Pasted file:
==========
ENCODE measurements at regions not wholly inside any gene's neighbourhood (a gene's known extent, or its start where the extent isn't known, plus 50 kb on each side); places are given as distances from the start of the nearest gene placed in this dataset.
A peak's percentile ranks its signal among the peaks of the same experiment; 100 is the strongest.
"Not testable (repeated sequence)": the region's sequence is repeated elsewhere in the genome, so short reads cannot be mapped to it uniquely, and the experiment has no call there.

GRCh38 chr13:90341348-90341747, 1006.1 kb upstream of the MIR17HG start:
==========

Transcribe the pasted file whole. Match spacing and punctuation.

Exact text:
ENCODE measurements at regions not wholly inside any gene's neighbourhood (a gene's known extent, or its start where the extent isn't known, plus 50 kb on each side); places are given as distances from the start of the nearest gene placed in this dataset.
A peak's percentile ranks its signal among the peaks of the same experiment; 100 is the strongest.
"Not testable (repeated sequence)": the region's sequence is repeated elsewhere in the genome, so short reads cannot be mapped to it uniquely, and the experiment has no call there.

GRCh38 chr13:90341348-90341747, 1006.1 kb upstream of the MIR17HG start: